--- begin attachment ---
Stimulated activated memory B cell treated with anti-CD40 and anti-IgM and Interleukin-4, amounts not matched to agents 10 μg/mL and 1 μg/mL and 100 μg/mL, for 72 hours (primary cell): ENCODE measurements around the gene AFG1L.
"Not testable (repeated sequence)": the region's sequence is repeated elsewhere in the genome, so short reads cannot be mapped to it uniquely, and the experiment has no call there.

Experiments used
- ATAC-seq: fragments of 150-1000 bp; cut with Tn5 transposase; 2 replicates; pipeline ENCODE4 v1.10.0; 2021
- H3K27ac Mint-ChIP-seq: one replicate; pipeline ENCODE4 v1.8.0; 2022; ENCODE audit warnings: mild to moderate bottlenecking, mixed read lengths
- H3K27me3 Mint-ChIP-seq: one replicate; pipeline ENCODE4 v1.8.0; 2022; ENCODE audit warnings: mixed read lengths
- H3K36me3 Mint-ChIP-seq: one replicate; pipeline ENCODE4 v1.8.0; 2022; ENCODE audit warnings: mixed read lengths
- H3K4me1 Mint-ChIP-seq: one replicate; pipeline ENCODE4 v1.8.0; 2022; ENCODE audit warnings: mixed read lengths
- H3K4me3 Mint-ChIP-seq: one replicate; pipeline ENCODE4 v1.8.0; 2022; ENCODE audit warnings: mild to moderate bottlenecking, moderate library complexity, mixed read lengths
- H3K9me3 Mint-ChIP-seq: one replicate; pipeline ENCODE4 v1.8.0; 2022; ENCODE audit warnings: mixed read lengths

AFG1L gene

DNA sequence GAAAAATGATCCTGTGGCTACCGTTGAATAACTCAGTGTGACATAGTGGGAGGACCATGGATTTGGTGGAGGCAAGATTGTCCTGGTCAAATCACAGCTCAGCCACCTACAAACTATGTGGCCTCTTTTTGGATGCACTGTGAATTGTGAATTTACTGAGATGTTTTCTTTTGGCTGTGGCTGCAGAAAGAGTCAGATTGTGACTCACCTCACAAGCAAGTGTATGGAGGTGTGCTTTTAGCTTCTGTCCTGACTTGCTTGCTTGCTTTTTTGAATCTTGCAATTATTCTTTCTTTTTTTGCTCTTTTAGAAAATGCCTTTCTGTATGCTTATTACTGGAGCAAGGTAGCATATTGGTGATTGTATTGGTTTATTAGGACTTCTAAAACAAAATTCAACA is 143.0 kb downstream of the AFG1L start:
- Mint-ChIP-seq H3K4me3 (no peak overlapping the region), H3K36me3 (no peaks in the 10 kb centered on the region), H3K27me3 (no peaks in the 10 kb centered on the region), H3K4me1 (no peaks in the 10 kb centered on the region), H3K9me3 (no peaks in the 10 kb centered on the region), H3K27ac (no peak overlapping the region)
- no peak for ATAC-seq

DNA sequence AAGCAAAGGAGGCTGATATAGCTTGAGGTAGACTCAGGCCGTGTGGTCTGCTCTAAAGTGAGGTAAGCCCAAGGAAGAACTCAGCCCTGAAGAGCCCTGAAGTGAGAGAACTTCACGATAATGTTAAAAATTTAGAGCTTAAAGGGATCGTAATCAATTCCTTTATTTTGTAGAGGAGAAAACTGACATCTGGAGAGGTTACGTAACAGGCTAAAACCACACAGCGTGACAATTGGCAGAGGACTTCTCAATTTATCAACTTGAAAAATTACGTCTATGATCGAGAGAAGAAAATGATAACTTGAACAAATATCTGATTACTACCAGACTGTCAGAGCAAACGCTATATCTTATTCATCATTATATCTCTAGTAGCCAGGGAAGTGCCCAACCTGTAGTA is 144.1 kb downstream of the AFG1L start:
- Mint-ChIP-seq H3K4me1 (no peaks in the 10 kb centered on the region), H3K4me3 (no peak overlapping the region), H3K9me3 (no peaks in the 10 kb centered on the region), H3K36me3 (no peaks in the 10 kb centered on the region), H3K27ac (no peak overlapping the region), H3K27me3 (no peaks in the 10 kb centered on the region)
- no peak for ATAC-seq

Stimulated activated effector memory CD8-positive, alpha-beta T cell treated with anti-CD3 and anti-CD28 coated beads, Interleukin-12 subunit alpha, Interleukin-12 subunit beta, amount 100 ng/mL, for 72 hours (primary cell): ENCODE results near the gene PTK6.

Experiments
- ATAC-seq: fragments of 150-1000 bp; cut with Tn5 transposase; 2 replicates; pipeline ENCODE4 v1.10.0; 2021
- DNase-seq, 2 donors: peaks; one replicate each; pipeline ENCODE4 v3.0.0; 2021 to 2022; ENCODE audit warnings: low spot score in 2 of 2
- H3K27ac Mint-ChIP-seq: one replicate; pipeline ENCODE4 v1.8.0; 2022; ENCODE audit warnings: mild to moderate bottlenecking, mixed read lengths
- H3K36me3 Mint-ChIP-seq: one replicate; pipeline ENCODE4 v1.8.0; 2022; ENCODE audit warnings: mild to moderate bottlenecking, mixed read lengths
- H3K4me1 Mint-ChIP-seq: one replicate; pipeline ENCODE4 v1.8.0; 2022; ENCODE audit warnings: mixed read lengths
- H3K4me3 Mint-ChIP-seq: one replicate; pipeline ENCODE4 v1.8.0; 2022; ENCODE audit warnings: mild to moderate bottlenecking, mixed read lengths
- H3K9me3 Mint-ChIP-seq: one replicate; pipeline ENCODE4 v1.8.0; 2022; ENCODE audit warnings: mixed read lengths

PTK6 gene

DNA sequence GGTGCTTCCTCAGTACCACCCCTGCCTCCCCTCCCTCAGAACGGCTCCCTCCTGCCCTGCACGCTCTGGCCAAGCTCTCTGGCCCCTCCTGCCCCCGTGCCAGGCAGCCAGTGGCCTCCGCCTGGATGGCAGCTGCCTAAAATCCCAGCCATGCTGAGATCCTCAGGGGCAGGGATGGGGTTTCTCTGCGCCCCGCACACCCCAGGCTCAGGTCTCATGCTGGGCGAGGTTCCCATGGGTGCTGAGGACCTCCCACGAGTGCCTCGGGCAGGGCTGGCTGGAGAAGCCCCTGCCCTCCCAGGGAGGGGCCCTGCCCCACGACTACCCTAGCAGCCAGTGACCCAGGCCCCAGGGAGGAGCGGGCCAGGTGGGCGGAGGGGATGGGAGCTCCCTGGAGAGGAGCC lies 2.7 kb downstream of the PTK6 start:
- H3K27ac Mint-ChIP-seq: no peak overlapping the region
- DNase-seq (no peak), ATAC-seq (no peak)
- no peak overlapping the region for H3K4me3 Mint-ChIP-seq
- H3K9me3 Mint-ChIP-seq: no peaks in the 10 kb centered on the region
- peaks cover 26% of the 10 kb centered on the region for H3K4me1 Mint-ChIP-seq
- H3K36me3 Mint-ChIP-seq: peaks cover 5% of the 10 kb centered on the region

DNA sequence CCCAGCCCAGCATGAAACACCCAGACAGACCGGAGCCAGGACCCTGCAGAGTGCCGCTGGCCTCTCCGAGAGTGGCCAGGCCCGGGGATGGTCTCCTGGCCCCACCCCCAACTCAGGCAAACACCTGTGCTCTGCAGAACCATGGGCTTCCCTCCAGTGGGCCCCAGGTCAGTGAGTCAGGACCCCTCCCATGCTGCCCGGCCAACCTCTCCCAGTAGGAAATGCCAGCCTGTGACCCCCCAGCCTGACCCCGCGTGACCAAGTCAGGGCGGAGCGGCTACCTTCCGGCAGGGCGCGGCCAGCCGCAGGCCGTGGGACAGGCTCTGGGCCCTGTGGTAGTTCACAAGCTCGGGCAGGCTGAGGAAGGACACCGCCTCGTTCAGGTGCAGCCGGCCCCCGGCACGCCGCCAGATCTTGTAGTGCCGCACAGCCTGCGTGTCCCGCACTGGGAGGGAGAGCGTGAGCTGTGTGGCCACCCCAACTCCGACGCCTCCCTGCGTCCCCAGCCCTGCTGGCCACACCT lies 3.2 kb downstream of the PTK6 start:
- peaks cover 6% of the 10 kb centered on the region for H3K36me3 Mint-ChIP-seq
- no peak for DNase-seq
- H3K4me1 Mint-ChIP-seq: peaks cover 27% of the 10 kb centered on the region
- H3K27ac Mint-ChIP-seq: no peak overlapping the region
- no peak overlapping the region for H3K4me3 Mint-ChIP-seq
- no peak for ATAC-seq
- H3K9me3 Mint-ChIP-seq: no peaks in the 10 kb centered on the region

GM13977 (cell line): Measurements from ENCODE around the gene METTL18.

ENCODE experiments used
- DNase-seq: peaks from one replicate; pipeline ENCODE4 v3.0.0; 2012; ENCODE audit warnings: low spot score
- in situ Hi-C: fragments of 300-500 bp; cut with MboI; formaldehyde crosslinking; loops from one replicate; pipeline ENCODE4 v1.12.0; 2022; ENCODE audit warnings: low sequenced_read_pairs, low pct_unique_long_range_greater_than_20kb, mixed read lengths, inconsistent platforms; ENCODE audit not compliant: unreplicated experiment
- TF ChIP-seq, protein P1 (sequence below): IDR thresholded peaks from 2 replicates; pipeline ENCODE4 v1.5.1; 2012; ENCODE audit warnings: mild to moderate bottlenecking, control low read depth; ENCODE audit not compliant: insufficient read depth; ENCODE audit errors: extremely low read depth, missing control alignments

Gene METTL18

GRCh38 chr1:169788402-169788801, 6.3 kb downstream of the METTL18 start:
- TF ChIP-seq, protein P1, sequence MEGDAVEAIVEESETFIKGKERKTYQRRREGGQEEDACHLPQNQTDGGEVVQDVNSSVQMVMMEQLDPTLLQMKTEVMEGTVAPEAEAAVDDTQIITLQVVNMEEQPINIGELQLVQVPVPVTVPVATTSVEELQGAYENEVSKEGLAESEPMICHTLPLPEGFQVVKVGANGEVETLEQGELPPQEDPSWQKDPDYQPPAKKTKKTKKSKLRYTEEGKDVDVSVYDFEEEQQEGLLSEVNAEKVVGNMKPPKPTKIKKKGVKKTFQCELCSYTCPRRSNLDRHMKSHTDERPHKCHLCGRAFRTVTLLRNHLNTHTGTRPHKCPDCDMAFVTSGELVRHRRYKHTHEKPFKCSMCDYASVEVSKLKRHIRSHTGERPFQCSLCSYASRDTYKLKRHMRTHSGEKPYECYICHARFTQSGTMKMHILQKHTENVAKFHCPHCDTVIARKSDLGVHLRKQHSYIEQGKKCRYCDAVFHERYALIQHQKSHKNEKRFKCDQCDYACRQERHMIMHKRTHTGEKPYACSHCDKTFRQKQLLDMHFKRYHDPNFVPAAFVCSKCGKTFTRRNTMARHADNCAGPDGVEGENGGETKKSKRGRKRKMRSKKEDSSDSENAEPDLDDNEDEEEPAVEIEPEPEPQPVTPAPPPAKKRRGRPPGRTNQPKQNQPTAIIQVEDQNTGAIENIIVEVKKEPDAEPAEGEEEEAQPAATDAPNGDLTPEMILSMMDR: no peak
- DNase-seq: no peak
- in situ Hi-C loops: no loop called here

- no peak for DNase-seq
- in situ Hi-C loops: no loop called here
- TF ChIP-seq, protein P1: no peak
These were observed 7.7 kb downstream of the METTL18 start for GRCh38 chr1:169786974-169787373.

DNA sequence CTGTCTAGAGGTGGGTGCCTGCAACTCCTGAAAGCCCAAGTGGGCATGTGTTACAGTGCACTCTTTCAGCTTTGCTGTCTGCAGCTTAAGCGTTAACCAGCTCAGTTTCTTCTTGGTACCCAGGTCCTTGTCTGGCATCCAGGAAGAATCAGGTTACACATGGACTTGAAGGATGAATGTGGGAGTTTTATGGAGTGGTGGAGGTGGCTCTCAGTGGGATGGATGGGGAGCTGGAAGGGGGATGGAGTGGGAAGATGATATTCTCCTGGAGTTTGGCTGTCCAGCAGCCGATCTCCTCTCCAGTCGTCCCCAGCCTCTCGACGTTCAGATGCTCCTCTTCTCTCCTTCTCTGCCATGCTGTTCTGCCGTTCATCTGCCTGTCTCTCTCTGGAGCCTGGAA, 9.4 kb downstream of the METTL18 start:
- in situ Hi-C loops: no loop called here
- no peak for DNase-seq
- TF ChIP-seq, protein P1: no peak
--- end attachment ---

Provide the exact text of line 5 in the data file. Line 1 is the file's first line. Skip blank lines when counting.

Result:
- H3K27ac Mint-ChIP-seq: one replicate; pipeline ENCODE4 v1.8.0; 2022; ENCODE audit warnings: mild to moderate bottlenecking, mixed read lengths